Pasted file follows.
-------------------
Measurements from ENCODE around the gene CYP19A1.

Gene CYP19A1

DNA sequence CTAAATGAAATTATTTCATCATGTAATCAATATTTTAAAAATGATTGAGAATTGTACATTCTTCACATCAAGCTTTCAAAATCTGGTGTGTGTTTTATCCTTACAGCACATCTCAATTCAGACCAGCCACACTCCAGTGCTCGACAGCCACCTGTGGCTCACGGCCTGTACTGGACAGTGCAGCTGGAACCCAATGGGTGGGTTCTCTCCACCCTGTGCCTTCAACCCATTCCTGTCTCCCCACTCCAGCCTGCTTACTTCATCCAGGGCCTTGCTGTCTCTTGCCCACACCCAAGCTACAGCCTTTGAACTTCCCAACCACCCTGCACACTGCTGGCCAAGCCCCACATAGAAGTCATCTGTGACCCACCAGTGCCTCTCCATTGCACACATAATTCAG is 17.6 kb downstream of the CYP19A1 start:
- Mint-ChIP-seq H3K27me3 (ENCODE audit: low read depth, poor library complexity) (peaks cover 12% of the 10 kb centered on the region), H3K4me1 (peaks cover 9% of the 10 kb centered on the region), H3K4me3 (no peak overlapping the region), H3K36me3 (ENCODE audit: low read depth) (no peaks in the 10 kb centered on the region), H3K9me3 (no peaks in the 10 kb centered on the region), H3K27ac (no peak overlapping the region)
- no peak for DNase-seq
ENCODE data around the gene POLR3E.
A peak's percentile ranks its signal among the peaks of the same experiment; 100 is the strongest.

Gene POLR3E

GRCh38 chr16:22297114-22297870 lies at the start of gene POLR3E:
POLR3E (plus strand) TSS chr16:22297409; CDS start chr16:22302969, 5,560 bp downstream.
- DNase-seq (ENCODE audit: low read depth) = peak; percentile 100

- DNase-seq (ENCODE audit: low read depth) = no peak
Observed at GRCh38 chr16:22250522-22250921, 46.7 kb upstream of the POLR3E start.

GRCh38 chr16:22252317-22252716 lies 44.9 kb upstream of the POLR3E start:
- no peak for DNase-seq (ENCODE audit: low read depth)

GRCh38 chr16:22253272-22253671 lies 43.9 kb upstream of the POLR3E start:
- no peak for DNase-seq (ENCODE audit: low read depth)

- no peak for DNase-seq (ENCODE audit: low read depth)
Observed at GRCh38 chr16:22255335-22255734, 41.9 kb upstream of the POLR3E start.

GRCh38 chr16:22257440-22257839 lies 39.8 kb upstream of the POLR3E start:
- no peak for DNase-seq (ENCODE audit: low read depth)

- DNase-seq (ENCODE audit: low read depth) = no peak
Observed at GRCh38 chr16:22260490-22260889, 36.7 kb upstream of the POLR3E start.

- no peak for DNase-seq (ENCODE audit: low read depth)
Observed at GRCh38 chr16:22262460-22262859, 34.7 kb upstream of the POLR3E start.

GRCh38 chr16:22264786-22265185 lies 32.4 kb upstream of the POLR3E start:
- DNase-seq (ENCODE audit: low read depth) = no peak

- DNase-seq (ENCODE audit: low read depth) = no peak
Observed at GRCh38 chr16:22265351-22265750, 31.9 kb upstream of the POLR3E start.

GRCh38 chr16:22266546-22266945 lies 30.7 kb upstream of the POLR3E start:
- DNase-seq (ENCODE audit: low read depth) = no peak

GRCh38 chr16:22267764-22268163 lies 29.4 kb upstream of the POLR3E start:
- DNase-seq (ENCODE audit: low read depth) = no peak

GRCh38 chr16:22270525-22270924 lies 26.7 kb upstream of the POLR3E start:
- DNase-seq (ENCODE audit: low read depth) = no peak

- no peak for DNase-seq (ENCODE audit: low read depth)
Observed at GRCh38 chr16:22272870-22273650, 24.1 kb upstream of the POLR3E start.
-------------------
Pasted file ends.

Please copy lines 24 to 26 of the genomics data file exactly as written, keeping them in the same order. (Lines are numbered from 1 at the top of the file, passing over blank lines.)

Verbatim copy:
- no peak for DNase-seq (ENCODE audit: low read depth)
Observed at GRCh38 chr16:22262460-22262859, 34.7 kb upstream of the POLR3E start.

GRCh38 chr16:22264786-22265185 lies 32.4 kb upstream of the POLR3E start: